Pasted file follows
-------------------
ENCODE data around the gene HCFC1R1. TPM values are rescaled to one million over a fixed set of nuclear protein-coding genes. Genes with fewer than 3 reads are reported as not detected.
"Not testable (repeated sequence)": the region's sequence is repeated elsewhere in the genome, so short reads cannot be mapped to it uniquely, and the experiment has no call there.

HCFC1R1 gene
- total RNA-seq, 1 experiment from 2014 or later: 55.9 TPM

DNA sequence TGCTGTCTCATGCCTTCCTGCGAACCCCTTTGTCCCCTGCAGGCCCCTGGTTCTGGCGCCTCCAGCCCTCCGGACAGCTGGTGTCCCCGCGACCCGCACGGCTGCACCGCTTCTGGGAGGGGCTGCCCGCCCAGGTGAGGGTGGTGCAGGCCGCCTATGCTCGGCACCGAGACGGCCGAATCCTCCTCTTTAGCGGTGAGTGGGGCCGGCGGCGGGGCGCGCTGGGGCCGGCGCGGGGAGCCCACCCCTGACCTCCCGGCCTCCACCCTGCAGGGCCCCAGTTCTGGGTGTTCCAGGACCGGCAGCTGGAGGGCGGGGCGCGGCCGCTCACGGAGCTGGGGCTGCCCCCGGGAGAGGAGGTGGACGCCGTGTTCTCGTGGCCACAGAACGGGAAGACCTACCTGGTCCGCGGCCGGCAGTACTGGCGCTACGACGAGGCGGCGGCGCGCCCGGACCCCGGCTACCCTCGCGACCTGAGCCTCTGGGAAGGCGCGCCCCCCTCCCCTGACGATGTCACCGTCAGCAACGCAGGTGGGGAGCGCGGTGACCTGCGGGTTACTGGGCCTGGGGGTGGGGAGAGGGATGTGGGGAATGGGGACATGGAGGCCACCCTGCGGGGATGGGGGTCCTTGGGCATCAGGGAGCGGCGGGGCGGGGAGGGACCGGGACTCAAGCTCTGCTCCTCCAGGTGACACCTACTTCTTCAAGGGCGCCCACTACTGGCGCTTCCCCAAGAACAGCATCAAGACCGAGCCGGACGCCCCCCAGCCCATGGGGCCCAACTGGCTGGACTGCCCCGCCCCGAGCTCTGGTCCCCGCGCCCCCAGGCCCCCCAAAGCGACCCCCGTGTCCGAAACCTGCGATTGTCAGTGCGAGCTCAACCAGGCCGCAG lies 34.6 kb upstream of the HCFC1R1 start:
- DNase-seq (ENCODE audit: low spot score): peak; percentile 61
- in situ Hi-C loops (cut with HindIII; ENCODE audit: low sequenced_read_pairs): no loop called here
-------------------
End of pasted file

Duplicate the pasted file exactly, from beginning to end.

ENCODE data around the gene HCFC1R1. TPM values are rescaled to one million over a fixed set of nuclear protein-coding genes. Genes with fewer than 3 reads are reported as not detected.
"Not testable (repeated sequence)": the region's sequence is repeated elsewhere in the genome, so short reads cannot be mapped to it uniquely, and the experiment has no call there.

HCFC1R1 gene
- total RNA-seq, 1 experiment from 2014 or later: 55.9 TPM

DNA sequence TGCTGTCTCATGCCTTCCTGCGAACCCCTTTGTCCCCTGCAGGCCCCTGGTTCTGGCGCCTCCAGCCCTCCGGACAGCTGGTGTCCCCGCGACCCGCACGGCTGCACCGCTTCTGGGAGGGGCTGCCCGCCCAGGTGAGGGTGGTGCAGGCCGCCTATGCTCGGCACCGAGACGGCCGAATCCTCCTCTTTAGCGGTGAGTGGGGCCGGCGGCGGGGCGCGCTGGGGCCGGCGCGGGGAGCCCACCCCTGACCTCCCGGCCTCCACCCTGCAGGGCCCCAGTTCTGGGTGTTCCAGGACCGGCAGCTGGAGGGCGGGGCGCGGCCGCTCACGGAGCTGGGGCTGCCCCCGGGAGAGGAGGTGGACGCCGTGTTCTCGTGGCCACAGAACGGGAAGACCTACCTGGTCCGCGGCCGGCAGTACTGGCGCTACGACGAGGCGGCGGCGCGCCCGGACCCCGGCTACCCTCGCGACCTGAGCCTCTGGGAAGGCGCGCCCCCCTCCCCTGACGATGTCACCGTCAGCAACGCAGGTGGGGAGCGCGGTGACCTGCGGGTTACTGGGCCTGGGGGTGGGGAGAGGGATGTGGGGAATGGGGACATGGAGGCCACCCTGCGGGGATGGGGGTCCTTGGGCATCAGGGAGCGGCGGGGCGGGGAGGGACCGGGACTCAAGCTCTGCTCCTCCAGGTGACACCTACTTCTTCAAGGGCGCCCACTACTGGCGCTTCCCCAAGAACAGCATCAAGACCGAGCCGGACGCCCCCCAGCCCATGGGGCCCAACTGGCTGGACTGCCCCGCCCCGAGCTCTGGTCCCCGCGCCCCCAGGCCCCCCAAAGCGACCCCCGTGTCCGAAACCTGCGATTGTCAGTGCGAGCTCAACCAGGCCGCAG lies 34.6 kb upstream of the HCFC1R1 start:
- DNase-seq (ENCODE audit: low spot score): peak; percentile 61
- in situ Hi-C loops (cut with HindIII; ENCODE audit: low sequenced_read_pairs): no loop called here